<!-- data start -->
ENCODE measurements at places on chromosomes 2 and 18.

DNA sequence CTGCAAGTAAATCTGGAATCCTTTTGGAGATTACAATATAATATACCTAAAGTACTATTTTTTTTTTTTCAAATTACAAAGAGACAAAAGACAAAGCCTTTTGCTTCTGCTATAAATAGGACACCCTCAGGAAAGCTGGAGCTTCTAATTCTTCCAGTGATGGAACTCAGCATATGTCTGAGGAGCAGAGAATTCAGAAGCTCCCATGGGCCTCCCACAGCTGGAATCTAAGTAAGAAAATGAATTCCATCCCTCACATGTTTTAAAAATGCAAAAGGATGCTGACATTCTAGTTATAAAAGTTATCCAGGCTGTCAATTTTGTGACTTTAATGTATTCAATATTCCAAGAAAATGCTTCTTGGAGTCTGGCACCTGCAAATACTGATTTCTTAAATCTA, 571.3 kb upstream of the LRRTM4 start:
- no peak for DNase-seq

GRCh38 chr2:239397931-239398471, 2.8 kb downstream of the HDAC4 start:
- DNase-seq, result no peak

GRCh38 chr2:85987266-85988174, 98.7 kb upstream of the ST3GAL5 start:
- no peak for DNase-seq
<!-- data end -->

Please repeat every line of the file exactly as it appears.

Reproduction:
ENCODE measurements at places on chromosomes 2 and 18.

DNA sequence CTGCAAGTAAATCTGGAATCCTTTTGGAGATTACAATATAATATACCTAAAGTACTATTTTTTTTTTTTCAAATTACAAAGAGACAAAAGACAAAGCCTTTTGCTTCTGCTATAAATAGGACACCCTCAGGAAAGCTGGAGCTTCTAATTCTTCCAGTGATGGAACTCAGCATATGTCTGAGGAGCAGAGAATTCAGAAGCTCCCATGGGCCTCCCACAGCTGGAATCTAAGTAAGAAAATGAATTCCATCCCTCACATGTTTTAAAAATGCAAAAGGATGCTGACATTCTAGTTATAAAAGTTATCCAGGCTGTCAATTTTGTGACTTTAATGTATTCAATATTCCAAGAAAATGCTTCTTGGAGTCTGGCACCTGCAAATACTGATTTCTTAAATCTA, 571.3 kb upstream of the LRRTM4 start:
- no peak for DNase-seq

GRCh38 chr2:239397931-239398471, 2.8 kb downstream of the HDAC4 start:
- DNase-seq, result no peak

GRCh38 chr2:85987266-85988174, 98.7 kb upstream of the ST3GAL5 start:
- no peak for DNase-seq